“The team moves to the location where the families live; armed police and barbed wire adds to the tense atmosphere. Children, obviously traumatised emotionally by the unpleasant events of the past few weeks break into tears when asked to collect items brought for them; the fear, the anxiety, the uncertainty is palpable. Supportive words of encouragement from the mothers and suddenly an incredulous expression of joy permeates the atmosphere; ‘lambile, lambile, lambile’ (we are hungry), they shout and grab the juice and biscuits with gratifying satisfaction. They don’t have money, the uncertainty of when the wage dispute will be resolved and the aggravation of debt incurred through loan sharks adds to the anxiety. These are a people in great need; hungry, distressed, anxious and scared.”
Sooliman said that Saturday’s effort was more about assessment and meeting the union leaders, with the feeding beginning in earnest on Sunday. “The kids were afraid to come out and collect juice,” he said. “There is a lot of anxiety in the community. And we saw a massive queue of people wanting food. We will have to double our supplies for the rest of the week.”
Sooliman estimated that “three or four thousand” people turned out for food on Sunday. He said the organisation did not restrict its provision of food to the striking Lonmin employees. “We never do that. Anyone who is hungry can get food,” he said. The organisation will remain on site to distribute food until Thursday or Friday, and then aims to provide food parcels which should last for a month. After that, Sooliman hopes that the labour impasse will have been resolved – though he said that, if necessary, they can supply food for longer.
He said the organisation is uninterested in the politics at play. But can the move be read as apolitical when it is obviously sympathetic to the striking miners? Sooliman denies it constitutes a tacit rebuke to mine management. “It’s not a rebuke. We don’t look at any of those circumstances surrounding an issue like this. We just look at those who are in need.”
A Lonmin representative who asked not to be named informed the Daily Maverick Sunday that there were still various food sources available to mineworkers, whether striking or not. Those living within the mine hostels, for instance, continue to receive food. The spokesperson also stressed that Lonmin continues to support various other community initiatives, such as TB and Aids programmes and a nutrition programme in 29 schools.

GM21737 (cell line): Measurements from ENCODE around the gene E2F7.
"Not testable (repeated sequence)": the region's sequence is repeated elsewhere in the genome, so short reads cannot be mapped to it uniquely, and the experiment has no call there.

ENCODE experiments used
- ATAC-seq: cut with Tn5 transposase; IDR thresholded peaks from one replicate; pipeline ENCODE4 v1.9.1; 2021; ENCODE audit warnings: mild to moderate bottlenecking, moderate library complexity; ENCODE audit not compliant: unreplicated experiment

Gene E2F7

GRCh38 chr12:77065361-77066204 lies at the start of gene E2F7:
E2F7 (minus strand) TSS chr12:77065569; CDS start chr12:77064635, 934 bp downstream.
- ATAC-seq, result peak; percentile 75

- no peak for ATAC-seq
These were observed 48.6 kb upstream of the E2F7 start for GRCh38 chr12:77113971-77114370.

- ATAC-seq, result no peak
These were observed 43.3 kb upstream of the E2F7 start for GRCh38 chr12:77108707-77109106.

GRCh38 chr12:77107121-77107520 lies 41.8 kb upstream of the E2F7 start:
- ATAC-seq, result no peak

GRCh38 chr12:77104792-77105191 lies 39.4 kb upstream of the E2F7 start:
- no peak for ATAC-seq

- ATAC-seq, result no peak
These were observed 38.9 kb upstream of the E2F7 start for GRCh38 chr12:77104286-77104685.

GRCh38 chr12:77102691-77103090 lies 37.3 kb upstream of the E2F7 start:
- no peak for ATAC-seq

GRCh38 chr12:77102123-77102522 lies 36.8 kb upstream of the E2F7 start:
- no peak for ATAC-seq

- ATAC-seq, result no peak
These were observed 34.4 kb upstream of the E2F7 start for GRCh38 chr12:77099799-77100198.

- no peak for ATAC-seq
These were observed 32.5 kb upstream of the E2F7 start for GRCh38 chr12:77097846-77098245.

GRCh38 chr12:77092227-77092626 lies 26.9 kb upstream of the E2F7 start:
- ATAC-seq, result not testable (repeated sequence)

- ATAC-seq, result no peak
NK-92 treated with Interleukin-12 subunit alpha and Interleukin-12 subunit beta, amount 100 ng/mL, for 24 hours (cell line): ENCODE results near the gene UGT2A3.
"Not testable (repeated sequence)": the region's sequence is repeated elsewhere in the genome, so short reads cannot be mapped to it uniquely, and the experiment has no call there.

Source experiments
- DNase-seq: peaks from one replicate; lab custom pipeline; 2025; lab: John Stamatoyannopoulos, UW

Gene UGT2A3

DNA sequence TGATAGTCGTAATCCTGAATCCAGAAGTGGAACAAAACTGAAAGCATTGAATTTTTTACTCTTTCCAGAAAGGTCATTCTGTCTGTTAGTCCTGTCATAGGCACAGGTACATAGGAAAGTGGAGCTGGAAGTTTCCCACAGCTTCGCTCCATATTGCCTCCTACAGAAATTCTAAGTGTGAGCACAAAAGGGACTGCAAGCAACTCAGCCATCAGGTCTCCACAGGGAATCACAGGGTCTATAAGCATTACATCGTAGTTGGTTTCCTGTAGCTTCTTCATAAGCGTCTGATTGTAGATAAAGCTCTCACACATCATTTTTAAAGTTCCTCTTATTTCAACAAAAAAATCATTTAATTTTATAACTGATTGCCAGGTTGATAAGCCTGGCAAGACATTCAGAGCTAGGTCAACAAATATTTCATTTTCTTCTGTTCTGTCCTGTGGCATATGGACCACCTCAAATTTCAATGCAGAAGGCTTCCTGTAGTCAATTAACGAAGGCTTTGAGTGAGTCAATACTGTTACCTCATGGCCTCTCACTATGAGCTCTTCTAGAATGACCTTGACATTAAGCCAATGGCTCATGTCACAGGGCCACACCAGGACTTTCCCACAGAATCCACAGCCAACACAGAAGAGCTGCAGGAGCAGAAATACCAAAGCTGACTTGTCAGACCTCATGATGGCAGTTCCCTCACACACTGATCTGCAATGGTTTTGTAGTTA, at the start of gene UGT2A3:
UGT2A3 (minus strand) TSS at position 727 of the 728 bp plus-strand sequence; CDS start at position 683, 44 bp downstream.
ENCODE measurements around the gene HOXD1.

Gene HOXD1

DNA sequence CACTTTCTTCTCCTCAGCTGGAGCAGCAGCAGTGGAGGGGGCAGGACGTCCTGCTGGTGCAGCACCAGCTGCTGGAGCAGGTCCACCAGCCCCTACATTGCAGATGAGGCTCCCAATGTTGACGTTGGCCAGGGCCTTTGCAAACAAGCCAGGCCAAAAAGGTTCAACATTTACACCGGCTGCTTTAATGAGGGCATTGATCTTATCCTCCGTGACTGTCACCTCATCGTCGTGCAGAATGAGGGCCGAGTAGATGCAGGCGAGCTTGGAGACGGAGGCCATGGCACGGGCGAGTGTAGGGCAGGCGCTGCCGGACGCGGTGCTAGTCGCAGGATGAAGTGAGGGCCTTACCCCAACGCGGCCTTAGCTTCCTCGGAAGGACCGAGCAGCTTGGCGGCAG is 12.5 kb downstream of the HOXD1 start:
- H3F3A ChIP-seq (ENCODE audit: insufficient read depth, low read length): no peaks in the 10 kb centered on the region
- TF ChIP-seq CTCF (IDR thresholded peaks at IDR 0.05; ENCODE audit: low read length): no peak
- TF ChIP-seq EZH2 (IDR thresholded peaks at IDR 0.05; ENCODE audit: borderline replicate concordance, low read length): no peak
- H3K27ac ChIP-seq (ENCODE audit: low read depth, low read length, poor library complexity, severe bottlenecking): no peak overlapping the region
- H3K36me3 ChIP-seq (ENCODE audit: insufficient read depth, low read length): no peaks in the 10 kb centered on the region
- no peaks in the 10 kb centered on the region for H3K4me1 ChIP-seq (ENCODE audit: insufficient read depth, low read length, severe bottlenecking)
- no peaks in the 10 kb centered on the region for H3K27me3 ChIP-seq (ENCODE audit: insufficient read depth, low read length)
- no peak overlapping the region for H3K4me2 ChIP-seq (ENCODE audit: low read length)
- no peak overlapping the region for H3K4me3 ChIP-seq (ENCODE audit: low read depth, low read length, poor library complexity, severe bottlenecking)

In terms of compensation for the dead miners’ families, there is a standard packet of benefits paid out to “an employee who dies in service of Lonmin”. Each family should receive funeral cover of R15,000, the payout from “Death Benefit” insurance, and “36 months of Risk Salary (Basic Salary) less appropriate taxes.” In the case of a rock drill operator, they said, families should receive R194,580 before tax (R5,405 x 36). They will also receive the deceased’s last calculated salary plus all accrued leave due.
Lonmin has set up a “Sixteen Eight” memorial fund, the name being a reference to the date of the Marikana massacre. In terms of this fund, each family will receive a R15,000 burial fund; an R8,000 casket; and “transport for beneficiaries and deceased”. The fund will also pay for “all school/college/university fees as follows: 1. All books, 2. School Fees, 3. Uniforms”. The fund totals R5-million, with R3-million from Lonmin and R2-million from Shanduka, Cyril Ramaphosa’s investment holding company, but it was indicated that it will also accept donations towards the fund.
Clearly these measures have done little to appease the Marikana community, which by all accounts maintain a deep distrust towards Lonmin and its representatives after 16 August. The provision of food by GOTG may allay immediate hunger, but it will do nothing to resolve the current stand-off between mine management and workers. If an agreement is not reached shortly, however, hunger in Marikana may become a long-term feature. DM
Photo: Marikana residents queue for food at the site set up by Gifts of the Givers on Saturday